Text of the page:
On restaurants, fame, and the role of chefs as public intellectuals
|Oct 4||Public post|
Colin here. One of my favorite writers, Wendy Steavenson (formerly from the New Yorker), wrote a wonderful FT Weekend deep dive on René Redzepi from Noma. The chef has been covered nonstop from nearly every angle in the lifestyle, culinary, and design worlds, but the piece actually managed to add depth to the man behind one of the world’s most influential restaurants.
Why is this interesting?
One particularly striking storyline tracked Rene’s ascent from a chef, cooking at then-unknown Noma, focusing on Scandanavian ingredients and “eschewing imports such as olive oil, tomatoes and lemons”, into someone with a global platform (and responsibilities to boot). As he explains, “In a very short period, we went from being asked ‘what’s on the menu’ to ‘What do you think about the deforestation of [The Danish region of] North Zealand? And can you create a viable business model if you take into account the sustainability of the environment?’”
Quite a tough transition: From being someone preparing interesting food to dealing with Davos-level lofty questions. As Steavenson observes, he has actually managed to handle this shift quite well. “In some ways chefs have become the new public intellectuals; a bridge between producer and consumer, a social hinge between rich and poor, the servers and the served.”
Instead of being crushed by the weight of expectations in this move from kitchen counter to TED stage, Redzepi has found ways to remain in control of his life, brand, and restaurant. For instance, Noma has a no-shouting policy in the kitchen, a far cry from the earlier hot-headed days. He also famously closed the restaurant at the peak of its cultural influence in 2015, re-opening it as something new and completely re-thought.
Also, worth noting is the consistency of execution. It is one thing to have a one-off cool restaurant. It is another to close that restaurant, and reinvent it, while in-between a) setting up a series of pop-up restaurants that maintained the high level of food in far flung locales such as Tulum, b) writing several books, c) taking fermentation out of the lab and into the kitchens and playbooks of modern chefs, and d) serving as an interesting mentor and incubator for all types of talent.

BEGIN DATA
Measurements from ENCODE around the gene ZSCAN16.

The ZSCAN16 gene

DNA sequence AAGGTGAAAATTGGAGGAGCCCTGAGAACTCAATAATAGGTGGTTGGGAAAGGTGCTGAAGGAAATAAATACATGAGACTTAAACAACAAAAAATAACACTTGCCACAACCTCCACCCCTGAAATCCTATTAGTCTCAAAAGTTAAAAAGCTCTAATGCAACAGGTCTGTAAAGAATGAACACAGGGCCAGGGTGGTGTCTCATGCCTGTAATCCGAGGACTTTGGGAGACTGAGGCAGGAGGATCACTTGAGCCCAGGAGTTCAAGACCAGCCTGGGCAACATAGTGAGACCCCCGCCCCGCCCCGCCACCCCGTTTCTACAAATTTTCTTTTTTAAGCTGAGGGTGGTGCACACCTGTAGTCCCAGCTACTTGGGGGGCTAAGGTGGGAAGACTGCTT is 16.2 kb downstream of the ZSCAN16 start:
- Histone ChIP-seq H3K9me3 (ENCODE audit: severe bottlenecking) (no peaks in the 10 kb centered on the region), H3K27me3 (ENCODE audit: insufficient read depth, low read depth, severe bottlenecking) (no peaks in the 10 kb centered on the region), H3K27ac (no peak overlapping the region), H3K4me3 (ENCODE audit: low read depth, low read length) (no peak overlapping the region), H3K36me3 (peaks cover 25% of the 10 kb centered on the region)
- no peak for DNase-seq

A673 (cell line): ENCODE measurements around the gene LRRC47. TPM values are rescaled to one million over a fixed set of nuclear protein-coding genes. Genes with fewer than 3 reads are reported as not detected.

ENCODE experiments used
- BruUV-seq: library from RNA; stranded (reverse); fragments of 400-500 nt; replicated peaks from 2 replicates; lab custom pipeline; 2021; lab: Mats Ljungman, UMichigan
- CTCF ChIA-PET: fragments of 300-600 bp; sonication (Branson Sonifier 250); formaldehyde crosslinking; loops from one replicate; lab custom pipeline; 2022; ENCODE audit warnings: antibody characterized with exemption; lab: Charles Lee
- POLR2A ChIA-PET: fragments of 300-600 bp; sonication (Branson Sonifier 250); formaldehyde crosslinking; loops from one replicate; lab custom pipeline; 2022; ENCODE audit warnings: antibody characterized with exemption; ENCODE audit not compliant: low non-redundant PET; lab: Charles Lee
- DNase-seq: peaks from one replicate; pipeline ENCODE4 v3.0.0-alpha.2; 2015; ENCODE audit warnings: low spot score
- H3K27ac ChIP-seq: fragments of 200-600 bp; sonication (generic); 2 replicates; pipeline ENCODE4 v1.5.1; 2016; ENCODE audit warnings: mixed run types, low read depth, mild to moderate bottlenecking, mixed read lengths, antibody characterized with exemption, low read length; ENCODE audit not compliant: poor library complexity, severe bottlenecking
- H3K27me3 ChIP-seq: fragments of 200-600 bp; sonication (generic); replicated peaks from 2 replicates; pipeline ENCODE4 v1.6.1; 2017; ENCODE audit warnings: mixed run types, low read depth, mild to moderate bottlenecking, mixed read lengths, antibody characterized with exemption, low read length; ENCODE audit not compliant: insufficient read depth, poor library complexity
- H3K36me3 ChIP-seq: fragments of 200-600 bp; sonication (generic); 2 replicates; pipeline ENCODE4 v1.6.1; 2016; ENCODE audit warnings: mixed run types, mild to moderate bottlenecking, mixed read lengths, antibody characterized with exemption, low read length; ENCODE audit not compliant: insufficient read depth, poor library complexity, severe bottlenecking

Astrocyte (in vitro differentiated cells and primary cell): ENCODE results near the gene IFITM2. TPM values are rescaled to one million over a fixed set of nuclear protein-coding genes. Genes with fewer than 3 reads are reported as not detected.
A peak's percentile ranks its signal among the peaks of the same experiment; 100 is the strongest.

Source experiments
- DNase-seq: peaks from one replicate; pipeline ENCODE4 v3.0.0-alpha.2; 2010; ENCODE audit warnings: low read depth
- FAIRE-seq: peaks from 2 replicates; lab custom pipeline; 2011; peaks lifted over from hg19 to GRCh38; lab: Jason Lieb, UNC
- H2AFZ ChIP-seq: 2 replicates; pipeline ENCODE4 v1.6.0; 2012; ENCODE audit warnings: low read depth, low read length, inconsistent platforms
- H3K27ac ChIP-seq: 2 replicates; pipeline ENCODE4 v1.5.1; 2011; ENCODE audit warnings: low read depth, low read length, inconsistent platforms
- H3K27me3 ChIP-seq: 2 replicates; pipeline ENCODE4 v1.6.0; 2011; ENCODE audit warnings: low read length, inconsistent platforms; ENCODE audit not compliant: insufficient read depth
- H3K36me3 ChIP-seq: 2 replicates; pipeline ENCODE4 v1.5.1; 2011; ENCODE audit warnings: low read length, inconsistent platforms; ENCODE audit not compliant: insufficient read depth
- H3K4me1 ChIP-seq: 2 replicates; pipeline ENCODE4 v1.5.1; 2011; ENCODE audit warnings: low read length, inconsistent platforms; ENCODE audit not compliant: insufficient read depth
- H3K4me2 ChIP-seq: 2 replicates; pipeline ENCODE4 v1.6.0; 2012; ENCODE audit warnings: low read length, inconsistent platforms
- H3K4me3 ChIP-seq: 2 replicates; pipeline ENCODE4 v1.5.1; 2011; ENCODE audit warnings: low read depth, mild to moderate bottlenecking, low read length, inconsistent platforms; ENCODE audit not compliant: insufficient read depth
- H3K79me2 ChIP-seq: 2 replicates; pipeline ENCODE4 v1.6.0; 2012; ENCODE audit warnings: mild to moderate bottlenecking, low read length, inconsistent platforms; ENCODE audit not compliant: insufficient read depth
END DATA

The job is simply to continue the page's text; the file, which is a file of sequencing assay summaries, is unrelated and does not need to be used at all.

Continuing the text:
In fact, one of the most lasting impacts of Noma is the strength of the diaspora. Chefs that have worked in the kitchen have gone on to build a wide variety of interesting projects of their own. Some are small and perfect, like Rosario Sanchez’s street tacos in Copenhagen, while others are equally large and ambitious but with a different twist, like my friend Matt Orlando’s Amass. Steavenson notes: “Noma alumni are now seeded in restaurants around the world — Bangkok, Tokyo, London, New York. In Copenhagen there is a veritable Noma mafia of restaurants, many helped and some part-financed by Redzepi and other partners in the Noma family.” (CJN)
Art of the Day:
I want to write a whole WITI about this post: Don’t write what you know. “Because you know it. And where’s the fun in regurgitating that? If people bought exam scripts between covers someone would have worked that out by now, and captchas would be a way of life not an annoyance.” (NRB)
Another link that I may write a whole email on at some point: Robin Sloan on steel man arguments. (NRB)
Thanks for reading,
Noah (NRB) & Colin (CJN)
PS - Noah here. I’ve started a new company and we are looking for our first/lead product designer to join the team in Brooklyn. If you are a product designer or know anyone who is great, please share. Dinner’s on me at a restaurant of your choice if you help us find someone.
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